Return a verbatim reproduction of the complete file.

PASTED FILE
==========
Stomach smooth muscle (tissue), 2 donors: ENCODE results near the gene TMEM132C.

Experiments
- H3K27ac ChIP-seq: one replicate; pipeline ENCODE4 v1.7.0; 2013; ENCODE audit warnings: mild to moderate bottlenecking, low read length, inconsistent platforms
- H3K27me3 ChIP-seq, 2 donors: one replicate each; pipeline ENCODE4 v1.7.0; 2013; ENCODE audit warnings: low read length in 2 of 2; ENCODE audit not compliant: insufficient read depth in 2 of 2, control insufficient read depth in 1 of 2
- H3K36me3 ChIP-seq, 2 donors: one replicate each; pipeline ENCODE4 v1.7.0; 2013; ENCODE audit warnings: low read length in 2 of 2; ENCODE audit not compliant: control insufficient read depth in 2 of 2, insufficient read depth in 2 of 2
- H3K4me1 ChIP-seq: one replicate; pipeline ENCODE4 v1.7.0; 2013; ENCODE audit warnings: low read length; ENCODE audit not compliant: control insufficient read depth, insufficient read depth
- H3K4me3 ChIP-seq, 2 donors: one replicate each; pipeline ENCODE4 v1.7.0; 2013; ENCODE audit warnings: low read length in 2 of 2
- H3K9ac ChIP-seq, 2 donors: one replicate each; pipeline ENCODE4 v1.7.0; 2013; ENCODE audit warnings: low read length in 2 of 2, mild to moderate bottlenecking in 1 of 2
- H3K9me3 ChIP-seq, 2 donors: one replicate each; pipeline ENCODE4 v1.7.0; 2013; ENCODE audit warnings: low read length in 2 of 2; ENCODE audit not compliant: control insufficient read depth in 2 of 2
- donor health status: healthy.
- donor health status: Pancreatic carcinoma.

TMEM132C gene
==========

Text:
Stomach smooth muscle (tissue), 2 donors: ENCODE results near the gene TMEM132C.

Experiments
- H3K27ac ChIP-seq: one replicate; pipeline ENCODE4 v1.7.0; 2013; ENCODE audit warnings: mild to moderate bottlenecking, low read length, inconsistent platforms
- H3K27me3 ChIP-seq, 2 donors: one replicate each; pipeline ENCODE4 v1.7.0; 2013; ENCODE audit warnings: low read length in 2 of 2; ENCODE audit not compliant: insufficient read depth in 2 of 2, control insufficient read depth in 1 of 2
- H3K36me3 ChIP-seq, 2 donors: one replicate each; pipeline ENCODE4 v1.7.0; 2013; ENCODE audit warnings: low read length in 2 of 2; ENCODE audit not compliant: control insufficient read depth in 2 of 2, insufficient read depth in 2 of 2
- H3K4me1 ChIP-seq: one replicate; pipeline ENCODE4 v1.7.0; 2013; ENCODE audit warnings: low read length; ENCODE audit not compliant: control insufficient read depth, insufficient read depth
- H3K4me3 ChIP-seq, 2 donors: one replicate each; pipeline ENCODE4 v1.7.0; 2013; ENCODE audit warnings: low read length in 2 of 2
- H3K9ac ChIP-seq, 2 donors: one replicate each; pipeline ENCODE4 v1.7.0; 2013; ENCODE audit warnings: low read length in 2 of 2, mild to moderate bottlenecking in 1 of 2
- H3K9me3 ChIP-seq, 2 donors: one replicate each; pipeline ENCODE4 v1.7.0; 2013; ENCODE audit warnings: low read length in 2 of 2; ENCODE audit not compliant: control insufficient read depth in 2 of 2
- donor health status: healthy.
- donor health status: Pancreatic carcinoma.

TMEM132C gene